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Is an Air cooler adequate for the 13900k, or have we exceeded the capability at this point?

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Discussion Starter · #1 ·
Hey All,

So I’m genuinely interested to see what cooling methods you are using for the 13900K, many early adopters are seeing throttling due to the heat being produced from these chips.

This could be helpful for people looking for a new cooler for the 13900K (or other intel 13th series chips), so if you have a 13900K please post your Case, Cooler, idle temp and load temps below, the intent is to keep it simple so its more of an overview. Yes there are many variables at play (Room temp, Fan setup etc.) if you wish to add that, that is great!

My Setup:
Case: Lian Li Lancool II Mesh Performance
Fans: 3x120mm front (Intake), 2x140mm Top (Exhaust), 1x120 Rear (Exhaust), 2x120 Bottom (Intake)
Cooling Type: Air
CPU Cooler: Noctua D15
CPU Overclocked: No (Stock Settings 5.5Ghz, Asus Enhancements Switched Off)
Average Idle Temp: 35 Degrees Celsius
Average Load Temp: 95 Degrees Celsius (Cinebench, prime95, OCCT)
Throttling: Yes - Throttles down to 5.1 - 5.2Ghz to maintain temperature

Lastly, there is a poll at the bottom purely out of interest, do you think Water Cooling is the best option for the 13900K due to the high power draw? Or do you think Air Cooling is still adequate?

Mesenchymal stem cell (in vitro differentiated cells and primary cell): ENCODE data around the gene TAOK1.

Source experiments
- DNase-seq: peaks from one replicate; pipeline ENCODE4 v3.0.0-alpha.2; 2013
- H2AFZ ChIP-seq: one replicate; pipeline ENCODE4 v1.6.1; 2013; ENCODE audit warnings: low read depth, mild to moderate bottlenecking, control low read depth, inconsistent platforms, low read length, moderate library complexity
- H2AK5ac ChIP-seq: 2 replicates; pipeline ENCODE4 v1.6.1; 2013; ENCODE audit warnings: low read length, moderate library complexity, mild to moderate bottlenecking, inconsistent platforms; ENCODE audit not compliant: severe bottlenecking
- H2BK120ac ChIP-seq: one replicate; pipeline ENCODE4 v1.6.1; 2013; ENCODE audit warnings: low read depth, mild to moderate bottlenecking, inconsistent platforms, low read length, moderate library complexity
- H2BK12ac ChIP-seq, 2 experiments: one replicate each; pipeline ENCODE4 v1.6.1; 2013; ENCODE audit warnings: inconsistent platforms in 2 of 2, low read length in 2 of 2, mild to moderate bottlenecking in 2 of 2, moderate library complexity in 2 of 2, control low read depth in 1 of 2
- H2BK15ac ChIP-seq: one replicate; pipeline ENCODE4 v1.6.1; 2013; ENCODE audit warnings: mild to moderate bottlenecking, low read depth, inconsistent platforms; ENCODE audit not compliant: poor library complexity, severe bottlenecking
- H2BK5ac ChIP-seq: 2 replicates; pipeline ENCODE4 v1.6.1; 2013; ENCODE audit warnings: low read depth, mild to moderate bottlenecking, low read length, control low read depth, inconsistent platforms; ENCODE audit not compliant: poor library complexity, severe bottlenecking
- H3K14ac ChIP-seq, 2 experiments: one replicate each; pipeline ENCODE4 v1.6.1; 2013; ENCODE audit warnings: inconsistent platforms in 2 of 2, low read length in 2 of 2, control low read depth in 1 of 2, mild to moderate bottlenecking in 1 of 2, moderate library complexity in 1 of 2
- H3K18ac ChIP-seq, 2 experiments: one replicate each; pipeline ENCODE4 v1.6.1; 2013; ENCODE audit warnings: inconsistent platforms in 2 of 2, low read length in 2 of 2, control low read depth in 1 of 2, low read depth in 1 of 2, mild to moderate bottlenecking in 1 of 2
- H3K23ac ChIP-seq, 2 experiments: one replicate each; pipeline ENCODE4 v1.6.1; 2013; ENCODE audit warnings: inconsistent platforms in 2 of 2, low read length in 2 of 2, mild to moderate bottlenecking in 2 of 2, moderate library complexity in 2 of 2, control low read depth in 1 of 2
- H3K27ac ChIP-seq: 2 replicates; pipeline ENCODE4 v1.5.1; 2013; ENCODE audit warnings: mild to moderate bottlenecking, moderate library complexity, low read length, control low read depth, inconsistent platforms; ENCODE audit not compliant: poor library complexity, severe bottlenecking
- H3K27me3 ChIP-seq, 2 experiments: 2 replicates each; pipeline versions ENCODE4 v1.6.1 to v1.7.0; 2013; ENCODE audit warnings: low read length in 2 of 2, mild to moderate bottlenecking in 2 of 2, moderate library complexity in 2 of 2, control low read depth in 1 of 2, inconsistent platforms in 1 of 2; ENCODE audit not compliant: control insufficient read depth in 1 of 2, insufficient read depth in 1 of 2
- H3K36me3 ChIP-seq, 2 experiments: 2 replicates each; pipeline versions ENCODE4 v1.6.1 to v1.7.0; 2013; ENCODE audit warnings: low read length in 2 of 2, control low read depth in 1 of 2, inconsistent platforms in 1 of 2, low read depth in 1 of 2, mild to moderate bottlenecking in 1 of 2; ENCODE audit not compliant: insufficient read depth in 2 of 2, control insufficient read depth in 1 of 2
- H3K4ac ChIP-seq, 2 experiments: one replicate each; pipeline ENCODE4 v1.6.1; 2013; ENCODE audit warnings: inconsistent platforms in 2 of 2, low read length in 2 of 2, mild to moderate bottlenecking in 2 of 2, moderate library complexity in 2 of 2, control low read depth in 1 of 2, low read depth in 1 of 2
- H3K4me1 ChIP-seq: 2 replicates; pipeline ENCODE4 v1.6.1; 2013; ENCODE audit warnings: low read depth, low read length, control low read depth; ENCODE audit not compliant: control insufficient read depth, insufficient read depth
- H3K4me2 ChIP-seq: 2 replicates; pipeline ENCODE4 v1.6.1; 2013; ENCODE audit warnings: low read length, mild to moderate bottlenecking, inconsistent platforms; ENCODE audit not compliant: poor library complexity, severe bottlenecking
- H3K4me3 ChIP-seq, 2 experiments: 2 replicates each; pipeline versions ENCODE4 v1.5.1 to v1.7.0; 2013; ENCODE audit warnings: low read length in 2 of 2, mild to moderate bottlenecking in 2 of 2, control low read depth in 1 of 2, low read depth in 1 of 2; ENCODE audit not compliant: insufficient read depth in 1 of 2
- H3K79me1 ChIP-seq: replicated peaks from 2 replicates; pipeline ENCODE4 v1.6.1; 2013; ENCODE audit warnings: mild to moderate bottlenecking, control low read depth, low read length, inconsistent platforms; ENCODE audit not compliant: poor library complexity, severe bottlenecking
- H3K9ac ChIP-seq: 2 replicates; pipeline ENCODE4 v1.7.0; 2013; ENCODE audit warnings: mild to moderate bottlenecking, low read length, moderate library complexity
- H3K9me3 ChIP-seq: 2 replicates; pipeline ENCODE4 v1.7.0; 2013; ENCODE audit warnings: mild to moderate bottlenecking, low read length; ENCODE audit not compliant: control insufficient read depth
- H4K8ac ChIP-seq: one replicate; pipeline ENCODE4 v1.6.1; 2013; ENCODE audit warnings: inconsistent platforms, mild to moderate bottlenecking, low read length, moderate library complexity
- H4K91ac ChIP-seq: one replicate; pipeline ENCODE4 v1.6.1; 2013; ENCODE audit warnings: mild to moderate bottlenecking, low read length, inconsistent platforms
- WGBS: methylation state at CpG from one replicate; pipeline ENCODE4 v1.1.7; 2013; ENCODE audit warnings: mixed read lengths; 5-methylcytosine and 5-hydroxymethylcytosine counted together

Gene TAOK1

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Alot of this can also be subject to the CPU oc/voltages/sample/TIM/Lapping/delid/direct die/contact frame/fan speed curves. I'm genuinely baffled as to why people would air cool chips these days. I think from 8th gen I've been aio cooling at 10th gen custom for me that's not to say AIO isn't enough these days but air cooling why?
 

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Discussion Starter · #3 ·
Alot of this can also be subject to the CPU oc/voltages/sample/TIM/Lapping/delid/direct die/contact frame/fan speed curves. I'm genuinely baffled as to why people would air cool chips these days. I think from 8th gen I've been aio cooling at 10th gen custom for me that's not to say AIO isn't enough these days but air cooling why?
My experience recently is what lead me to create this post, I’ve had my Noctua D15 for a while and been able to throw anything at it, even performing identical to one of my Thermaltake 360 AIO’s so i stuck with the Noctua as less anxiety for leaks/pump failure….. but….. with the 13900k im throttling under load and originally sat at 100 degrees when asus enhancements where switched on, when turned off i am in the 90’s (which is still very hot imho) which has really got me considering to swap to an efficient AIO…… i guess the real question is, what do i benefit from doing so at 4K gaming, will the reduced throttling make that much of an impact and make it worth swapping my D15 to an AIO?
 

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Im running my 13900k stock but undervolted at 1.238v with a custom loop , Cinebench R23 i have seen up to 91c. Normal gaming and use normally less than 70c.
 
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i guess the real question is, what do i benefit from doing so at 4K gaming, will the reduced throttling make that much of an impact and make it worth swapping my D15 to an AIO?